This is continuing my series on things to look for in your first page.
Click here for part four.
Establish the tone or atmosphere of the story
In addition to using key words to indicate genre, use key words to develop a certain feel to the writing, setting, and story in that first page.
Remember, you are dumping the reader in a completely new story world. You want them to be able to know what type of story this is going to be right off the bat. If they’re expecting a gripping, emotional story and the first page is heavy with action, they’re going to close the book.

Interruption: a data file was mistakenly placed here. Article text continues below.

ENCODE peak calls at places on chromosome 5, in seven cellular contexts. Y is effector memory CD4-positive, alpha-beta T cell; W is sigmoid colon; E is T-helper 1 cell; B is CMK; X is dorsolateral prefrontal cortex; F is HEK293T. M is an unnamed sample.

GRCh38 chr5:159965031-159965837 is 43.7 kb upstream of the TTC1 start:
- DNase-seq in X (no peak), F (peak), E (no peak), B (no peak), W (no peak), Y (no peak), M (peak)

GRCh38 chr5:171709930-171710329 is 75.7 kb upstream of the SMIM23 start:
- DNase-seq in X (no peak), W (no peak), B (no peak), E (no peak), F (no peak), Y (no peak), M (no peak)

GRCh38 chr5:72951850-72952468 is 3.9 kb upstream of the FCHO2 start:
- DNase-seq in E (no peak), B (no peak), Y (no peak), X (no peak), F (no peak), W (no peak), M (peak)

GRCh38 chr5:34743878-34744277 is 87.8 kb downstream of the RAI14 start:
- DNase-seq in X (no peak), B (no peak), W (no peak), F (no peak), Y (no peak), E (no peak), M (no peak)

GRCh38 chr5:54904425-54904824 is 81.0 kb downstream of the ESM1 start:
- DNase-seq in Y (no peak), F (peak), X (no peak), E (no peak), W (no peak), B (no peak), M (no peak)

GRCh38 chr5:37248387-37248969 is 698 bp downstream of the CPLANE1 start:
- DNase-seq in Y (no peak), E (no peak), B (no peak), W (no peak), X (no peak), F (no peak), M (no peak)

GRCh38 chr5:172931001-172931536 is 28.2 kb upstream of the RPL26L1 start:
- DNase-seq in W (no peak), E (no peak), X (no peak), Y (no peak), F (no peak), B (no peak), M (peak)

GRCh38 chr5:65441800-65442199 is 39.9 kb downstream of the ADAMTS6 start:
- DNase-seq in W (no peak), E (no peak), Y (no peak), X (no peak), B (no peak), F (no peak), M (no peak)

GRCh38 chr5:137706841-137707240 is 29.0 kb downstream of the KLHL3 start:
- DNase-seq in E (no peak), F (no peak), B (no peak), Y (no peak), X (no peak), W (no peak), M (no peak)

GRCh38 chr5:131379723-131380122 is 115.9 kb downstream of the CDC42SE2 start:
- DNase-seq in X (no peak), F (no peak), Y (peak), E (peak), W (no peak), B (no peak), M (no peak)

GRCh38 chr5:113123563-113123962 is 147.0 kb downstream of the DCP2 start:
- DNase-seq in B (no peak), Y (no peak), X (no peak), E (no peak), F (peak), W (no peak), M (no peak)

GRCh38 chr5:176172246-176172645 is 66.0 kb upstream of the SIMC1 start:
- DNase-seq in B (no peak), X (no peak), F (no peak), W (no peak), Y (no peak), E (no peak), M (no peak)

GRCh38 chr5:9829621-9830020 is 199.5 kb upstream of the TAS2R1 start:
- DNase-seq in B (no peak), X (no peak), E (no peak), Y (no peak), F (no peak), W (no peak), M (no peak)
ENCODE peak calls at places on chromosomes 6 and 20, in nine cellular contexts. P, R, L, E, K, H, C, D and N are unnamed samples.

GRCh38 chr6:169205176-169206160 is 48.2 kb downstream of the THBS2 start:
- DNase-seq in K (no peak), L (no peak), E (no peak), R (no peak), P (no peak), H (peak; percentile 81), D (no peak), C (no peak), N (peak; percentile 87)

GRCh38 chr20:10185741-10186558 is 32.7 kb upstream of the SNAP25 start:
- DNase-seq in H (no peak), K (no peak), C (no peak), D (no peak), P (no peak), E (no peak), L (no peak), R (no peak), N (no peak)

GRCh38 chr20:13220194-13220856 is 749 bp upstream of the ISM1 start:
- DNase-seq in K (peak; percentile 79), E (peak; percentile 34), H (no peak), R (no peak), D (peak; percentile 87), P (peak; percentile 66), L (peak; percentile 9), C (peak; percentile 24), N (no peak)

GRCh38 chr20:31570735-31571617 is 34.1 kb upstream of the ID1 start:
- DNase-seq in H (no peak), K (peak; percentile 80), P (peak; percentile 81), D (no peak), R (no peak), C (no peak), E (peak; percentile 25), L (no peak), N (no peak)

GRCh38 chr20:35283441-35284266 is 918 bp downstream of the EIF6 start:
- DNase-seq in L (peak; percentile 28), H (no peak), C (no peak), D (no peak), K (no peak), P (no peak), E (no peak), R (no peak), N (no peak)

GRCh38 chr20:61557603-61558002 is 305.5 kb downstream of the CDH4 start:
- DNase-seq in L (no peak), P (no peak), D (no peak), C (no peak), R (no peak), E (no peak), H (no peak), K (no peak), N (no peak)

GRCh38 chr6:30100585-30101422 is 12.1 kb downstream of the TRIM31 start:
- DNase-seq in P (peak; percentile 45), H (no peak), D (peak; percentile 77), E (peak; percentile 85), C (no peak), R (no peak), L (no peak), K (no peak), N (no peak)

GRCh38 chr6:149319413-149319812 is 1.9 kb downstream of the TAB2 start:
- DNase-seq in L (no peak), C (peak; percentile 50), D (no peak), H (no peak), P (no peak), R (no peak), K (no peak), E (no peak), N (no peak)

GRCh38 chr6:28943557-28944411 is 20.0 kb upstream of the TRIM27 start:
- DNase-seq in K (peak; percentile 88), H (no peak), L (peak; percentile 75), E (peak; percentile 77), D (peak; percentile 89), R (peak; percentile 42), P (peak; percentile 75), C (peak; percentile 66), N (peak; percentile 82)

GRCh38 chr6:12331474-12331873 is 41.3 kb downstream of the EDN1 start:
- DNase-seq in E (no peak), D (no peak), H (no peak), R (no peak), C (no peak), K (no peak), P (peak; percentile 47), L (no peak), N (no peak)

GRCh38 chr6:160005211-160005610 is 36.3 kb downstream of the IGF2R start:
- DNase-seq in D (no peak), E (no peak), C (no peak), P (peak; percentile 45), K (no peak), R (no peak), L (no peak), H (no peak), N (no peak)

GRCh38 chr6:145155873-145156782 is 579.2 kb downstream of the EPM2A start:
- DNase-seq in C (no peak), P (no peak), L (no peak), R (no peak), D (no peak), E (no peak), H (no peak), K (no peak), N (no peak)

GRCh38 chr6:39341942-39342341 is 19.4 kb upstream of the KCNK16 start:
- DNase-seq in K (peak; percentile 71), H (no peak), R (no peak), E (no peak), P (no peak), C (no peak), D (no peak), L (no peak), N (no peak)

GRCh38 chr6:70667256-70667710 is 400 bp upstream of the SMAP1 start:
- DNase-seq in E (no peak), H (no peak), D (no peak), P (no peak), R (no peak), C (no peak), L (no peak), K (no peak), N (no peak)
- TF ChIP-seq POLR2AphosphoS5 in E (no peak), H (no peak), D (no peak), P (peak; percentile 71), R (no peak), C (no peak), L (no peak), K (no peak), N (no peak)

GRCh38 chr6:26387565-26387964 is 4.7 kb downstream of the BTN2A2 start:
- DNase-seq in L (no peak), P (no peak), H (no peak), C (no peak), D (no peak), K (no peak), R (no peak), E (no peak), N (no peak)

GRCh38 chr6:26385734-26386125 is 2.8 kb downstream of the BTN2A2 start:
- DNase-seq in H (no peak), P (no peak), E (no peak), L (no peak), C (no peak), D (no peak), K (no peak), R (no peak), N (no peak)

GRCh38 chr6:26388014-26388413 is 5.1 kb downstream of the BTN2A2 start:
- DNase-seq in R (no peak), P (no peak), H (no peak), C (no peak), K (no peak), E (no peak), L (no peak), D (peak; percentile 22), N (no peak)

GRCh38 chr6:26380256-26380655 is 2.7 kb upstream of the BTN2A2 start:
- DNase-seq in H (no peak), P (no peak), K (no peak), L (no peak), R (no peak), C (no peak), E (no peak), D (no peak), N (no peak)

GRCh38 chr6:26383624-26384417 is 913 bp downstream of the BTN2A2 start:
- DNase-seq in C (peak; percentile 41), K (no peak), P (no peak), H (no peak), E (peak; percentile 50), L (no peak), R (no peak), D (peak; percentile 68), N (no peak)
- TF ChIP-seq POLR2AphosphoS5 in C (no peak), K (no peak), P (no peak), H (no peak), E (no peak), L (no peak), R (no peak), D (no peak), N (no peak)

If your story is going to be humorous, start it out humorously. Also, use key words that indicate whether it’s dry British humor or slapstick comedy or sarcastic chick lit.
If it’s going to be a roller-coaster ride, start it out quickly. Use strong words and sharp sentences to strap the reader in for a wild read.
If it’s going to be deeply emotional, start it out emotionally. Use words that evoke strong emotional responses so that the first page tugs at the reader’s heartstrings.
It is not just your reader you’re trying to orient in your story world—it’s the editor or agent. You want to let them know as soon as possible what type of story this is—it marks you as a professional and not someone who still needs lots of unnecessary fluff edited out of your story.
Click here for part six.